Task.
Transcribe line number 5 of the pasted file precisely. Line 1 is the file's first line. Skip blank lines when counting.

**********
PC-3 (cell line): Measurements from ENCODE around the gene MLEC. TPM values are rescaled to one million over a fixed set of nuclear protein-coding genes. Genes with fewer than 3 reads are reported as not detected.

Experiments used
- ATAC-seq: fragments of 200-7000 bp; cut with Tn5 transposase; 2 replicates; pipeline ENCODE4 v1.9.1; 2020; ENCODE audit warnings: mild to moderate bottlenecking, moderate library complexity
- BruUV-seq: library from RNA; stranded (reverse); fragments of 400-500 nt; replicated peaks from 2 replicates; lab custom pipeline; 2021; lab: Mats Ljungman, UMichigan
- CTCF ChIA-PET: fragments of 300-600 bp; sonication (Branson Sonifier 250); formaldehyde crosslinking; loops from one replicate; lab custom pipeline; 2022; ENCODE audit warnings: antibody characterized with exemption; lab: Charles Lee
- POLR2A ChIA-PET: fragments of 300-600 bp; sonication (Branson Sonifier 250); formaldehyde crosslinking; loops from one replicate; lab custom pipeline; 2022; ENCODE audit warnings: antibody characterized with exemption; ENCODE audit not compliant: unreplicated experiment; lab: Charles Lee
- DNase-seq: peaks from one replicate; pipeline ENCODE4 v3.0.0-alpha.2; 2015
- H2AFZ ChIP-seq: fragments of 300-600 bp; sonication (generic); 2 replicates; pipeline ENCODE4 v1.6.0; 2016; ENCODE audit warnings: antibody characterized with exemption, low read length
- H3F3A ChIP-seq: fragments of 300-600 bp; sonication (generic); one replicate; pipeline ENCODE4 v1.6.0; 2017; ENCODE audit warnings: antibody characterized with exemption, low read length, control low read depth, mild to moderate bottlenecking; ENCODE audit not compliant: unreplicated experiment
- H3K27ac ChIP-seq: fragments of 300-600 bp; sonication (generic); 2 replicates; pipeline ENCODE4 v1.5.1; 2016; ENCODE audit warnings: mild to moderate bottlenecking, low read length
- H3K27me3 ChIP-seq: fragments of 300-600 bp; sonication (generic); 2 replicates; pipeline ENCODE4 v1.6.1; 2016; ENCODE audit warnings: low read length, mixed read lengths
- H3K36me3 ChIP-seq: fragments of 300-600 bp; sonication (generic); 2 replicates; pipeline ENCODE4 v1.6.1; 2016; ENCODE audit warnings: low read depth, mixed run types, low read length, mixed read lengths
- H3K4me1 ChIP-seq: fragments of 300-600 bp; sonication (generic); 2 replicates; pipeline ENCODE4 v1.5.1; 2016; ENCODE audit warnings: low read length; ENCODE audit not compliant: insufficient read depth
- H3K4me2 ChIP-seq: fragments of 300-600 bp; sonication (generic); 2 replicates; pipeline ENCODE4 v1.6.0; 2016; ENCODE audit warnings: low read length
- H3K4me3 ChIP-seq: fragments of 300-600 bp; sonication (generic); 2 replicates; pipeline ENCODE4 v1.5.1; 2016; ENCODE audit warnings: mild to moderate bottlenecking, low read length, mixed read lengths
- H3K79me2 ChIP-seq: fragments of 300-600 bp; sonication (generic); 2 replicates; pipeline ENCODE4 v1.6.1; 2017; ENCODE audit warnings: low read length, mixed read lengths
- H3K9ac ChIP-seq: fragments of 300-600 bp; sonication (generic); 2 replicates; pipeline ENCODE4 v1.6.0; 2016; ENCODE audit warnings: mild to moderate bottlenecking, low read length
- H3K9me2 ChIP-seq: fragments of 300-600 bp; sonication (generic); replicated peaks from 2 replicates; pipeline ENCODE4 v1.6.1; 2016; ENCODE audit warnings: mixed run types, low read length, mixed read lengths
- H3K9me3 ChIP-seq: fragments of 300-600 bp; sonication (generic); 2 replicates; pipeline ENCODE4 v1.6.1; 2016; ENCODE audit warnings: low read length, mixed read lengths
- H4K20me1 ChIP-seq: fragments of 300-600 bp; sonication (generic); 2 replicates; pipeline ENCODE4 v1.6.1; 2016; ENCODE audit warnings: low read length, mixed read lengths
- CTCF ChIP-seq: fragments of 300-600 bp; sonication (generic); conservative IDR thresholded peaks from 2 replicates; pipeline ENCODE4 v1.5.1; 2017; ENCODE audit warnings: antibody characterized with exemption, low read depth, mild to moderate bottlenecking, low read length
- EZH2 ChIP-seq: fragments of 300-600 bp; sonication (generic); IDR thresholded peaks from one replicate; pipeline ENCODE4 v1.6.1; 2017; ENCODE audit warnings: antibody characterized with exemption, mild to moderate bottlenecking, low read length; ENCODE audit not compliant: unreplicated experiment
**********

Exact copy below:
- CTCF ChIA-PET: fragments of 300-600 bp; sonication (Branson Sonifier 250); formaldehyde crosslinking; loops from one replicate; lab custom pipeline; 2022; ENCODE audit warnings: antibody characterized with exemption; lab: Charles Lee